Social Media In Prevention #wspc2011
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Social Media In Prevention #wspc2011

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A getting started 101 social media workshop at the Wisconsin State Prevention Conference, June, 2011 through the Central Regional Team for the Center for the Application of Prevention Technologies. ...

A getting started 101 social media workshop at the Wisconsin State Prevention Conference, June, 2011 through the Central Regional Team for the Center for the Application of Prevention Technologies. All materials, links and resources at http://technologyinprevention.wikispaces.com/wspc2011

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  • Welcome
  • How many in our group today uses Twitter? (show of hands) Our hashtag today is WSPC2011 for Wisconsin State Prevention Conference For those who don’t use twitter –but want to see what others who do are saying, you can look up the messages (tweets) posted today by going to http://search.twitter.com and searching for #WSPC2011.
  • What made you choose this workshop? I’m assuming you are curious and want to learn more about social media. But what? Turn to the person next to you and describe where you find yourself curious about social media? You have 2 minutes. (set timer)Harvest
  • Review distinctions between traditional media, social marketing and social media Identify & Share examples and tools Choose at least one action step to engage people in prevention via social media
  • Social media is people. Doing all the things people do – meeting, texting, learning, working, protesting, serving, greeting …
  • So what are all these?These are Social media tools and they are a few of the many ways we talk with each other, share resources and insights and most of all, learn from and with each other.
  • So, social media is another channel for communications … like tv, radio, and newspapers, right? Not exactly.So how is social media the same or different from other media?
  • These have been the tools in our toolkit for our work for the past 50+ years. But things are changing, dramatically.What’s been happening to newspapers this past year? (dropping like flies)And what shift is television making relative to social media? (Television is going social e.g., iReporter (CNN), “green room chat”, apps CNN, MSNBC. What’s happening to radio? (Internet radio shows, satellite radio)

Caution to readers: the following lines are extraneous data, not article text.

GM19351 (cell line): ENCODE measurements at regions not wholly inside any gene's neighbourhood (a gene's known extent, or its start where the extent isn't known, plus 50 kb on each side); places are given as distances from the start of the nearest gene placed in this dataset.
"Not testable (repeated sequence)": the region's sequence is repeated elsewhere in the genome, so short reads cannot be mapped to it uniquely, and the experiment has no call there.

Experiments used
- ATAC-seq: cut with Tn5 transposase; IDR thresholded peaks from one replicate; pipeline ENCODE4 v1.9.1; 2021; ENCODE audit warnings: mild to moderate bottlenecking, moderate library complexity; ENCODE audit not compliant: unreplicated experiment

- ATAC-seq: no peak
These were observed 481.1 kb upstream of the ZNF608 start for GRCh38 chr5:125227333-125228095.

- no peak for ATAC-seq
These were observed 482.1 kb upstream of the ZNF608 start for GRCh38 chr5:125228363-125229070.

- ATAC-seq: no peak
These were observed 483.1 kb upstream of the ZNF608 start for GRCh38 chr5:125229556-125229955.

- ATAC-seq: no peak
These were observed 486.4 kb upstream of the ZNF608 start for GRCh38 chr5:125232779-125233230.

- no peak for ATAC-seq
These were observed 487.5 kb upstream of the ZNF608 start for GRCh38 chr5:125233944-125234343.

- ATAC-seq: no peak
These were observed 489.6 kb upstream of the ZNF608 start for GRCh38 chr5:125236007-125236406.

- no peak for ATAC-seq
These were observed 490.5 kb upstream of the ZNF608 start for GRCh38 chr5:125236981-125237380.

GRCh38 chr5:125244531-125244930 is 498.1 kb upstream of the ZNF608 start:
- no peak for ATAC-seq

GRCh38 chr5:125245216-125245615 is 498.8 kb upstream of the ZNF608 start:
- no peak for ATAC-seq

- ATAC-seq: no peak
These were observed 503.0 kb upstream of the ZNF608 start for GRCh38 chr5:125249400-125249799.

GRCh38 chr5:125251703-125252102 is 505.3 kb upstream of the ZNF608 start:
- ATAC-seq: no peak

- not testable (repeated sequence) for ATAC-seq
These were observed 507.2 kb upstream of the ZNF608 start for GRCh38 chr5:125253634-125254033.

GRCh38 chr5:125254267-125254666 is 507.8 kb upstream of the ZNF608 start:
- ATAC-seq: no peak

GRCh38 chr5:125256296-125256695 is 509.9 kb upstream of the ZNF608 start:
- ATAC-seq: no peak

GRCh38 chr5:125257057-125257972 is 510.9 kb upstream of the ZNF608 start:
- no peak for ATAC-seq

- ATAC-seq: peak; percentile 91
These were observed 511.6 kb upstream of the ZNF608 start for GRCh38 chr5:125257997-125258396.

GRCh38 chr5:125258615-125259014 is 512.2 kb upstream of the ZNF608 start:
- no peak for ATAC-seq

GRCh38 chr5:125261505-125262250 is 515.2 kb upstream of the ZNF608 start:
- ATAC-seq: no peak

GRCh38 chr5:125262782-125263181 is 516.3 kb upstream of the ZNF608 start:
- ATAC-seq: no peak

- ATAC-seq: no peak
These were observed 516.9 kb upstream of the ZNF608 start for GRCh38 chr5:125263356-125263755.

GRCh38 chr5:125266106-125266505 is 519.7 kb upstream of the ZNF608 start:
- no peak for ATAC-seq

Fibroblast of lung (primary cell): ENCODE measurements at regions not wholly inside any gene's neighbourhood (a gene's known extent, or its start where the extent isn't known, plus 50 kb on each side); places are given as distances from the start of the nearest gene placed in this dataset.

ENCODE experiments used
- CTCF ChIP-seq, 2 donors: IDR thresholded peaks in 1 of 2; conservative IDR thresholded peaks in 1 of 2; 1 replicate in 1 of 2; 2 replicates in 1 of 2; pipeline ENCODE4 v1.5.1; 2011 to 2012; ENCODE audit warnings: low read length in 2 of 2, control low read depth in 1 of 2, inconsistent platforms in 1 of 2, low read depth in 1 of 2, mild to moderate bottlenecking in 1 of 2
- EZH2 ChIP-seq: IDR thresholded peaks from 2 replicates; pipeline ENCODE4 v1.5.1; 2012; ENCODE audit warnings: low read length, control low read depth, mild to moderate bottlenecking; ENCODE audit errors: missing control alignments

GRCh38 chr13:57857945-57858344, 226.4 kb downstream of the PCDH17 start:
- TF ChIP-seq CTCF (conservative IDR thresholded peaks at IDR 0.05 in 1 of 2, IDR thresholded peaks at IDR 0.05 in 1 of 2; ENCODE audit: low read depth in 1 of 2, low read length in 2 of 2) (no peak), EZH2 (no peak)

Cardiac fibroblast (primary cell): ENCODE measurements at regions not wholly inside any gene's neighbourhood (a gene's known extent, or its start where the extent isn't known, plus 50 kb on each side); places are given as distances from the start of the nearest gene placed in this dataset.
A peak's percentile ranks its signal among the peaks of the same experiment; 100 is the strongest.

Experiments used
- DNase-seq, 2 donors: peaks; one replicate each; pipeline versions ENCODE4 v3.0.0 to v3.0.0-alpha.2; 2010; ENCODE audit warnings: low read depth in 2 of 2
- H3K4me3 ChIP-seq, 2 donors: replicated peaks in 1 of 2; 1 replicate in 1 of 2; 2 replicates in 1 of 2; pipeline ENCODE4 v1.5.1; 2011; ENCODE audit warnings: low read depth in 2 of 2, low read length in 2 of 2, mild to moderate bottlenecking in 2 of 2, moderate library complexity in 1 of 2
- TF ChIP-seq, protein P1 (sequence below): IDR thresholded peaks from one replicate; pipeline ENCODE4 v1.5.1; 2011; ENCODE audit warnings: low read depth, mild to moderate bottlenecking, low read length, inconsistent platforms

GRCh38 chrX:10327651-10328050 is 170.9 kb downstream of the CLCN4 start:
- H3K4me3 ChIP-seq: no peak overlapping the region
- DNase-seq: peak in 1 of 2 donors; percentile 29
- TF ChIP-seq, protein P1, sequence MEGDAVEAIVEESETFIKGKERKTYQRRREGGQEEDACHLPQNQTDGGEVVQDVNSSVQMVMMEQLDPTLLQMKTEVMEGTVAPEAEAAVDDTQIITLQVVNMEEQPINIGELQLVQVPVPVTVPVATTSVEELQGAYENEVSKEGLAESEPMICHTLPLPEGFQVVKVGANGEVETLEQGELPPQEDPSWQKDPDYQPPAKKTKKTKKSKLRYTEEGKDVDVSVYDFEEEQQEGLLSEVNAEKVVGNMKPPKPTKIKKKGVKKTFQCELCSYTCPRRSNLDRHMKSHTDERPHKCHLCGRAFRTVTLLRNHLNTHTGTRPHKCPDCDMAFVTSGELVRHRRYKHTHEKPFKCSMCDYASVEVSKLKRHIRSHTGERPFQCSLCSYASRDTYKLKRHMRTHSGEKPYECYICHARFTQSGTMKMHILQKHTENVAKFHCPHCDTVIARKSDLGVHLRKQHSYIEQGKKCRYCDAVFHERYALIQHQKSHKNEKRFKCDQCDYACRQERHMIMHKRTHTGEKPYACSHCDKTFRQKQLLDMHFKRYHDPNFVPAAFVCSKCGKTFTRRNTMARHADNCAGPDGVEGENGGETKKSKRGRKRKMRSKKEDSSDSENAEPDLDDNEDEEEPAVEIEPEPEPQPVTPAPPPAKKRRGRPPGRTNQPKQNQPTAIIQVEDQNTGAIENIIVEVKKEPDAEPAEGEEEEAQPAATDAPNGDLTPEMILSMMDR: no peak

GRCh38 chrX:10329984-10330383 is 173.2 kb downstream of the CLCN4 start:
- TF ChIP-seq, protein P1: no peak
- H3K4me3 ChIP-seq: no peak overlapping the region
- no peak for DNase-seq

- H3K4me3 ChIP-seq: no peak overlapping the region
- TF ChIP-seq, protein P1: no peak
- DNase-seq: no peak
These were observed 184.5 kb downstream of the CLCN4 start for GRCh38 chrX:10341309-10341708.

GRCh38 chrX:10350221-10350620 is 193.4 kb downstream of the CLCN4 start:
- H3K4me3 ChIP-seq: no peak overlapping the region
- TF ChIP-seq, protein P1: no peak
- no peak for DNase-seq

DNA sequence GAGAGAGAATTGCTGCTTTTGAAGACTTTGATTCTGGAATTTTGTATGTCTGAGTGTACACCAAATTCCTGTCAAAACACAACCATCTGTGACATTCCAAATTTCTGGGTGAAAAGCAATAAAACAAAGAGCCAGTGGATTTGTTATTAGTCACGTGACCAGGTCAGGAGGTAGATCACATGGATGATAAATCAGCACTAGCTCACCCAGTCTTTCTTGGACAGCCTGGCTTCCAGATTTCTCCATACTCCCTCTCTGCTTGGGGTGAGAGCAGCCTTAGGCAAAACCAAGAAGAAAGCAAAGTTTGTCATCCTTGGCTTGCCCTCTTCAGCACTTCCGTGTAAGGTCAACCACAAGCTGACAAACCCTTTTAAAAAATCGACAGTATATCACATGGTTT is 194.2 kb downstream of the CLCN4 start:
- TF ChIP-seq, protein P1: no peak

• At some point along the way, we figured out if we were going to reach a lot of people to raise awareness and to some degree educate people – we could do social messaging using these media. Afterall, we were selling ideas. We took traditional media methods and applied them to social messages. Can you give me an example or two? (e.g., This is your Brain on Drugs; The Truth Campaign; The Anti-Drug; Op eds, Ads, Articles, PSAs, in some cases shows like Addiction, Intervention
  • At first we were seeing through our traditional media lens. Afterall we have two complete fields – marketing and public relations – that thrive in the mainstream media environment – developng messages, monitoring media, running interference. So it isn’t surprising that social media at first looked like just another “channel”. Marketing and PR jumped in with traditional “push”. What they didn’t count on – is the voice of the people formerly known as the audience – talking back!
  • Enter. Social Media.Social media is like having that fifth gear – it’s a whole new ride. Just like the Guttenberg press changes printing forever, making printed materials available for less cost – social media is doing something quite similar for our time.We each have a design, printing, publishing and distributions system on our desks.
  • John Seeley Brown and colleagues at Harvard describe the early conditions as the Age of Push. Most of our media was simple one way – from the networks to the people. He calls this “push”. We were along for the ride with few options for influencing mainstream media.
  • Whether online or offline we can: connect (join), comment (conversations, likes, follows, RTs), Collaborate (wikis, Google Docs), Listen-Learn (track/monitor data), Share (publish your stuff and links to others who are doing interesting and engaging work). Weave it all together to create your online presence. Remember: Social media is a grassroots tool – little or no cost and all it takes is a computer, Internet connection and a browser (or mobile)Online/offline should be reflective of the other. When we meet we talk about what we’ve accessed and learned online in the groups with which we belong. When online we carry F2F conversations with us to inform online discussions.